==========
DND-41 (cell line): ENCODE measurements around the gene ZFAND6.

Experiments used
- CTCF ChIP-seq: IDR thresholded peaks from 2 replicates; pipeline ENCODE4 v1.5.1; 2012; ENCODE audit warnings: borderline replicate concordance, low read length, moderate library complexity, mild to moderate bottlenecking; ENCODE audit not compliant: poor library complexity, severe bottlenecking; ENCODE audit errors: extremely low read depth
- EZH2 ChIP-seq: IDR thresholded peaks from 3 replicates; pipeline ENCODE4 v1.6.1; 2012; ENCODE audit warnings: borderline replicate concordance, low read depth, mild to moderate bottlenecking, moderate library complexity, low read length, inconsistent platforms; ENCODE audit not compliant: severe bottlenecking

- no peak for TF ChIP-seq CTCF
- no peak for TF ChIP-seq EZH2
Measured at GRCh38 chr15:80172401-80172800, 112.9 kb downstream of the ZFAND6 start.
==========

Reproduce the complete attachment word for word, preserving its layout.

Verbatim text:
DND-41 (cell line): ENCODE measurements around the gene ZFAND6.

Experiments used
- CTCF ChIP-seq: IDR thresholded peaks from 2 replicates; pipeline ENCODE4 v1.5.1; 2012; ENCODE audit warnings: borderline replicate concordance, low read length, moderate library complexity, mild to moderate bottlenecking; ENCODE audit not compliant: poor library complexity, severe bottlenecking; ENCODE audit errors: extremely low read depth
- EZH2 ChIP-seq: IDR thresholded peaks from 3 replicates; pipeline ENCODE4 v1.6.1; 2012; ENCODE audit warnings: borderline replicate concordance, low read depth, mild to moderate bottlenecking, moderate library complexity, low read length, inconsistent platforms; ENCODE audit not compliant: severe bottlenecking

- no peak for TF ChIP-seq CTCF
- no peak for TF ChIP-seq EZH2
Measured at GRCh38 chr15:80172401-80172800, 112.9 kb downstream of the ZFAND6 start.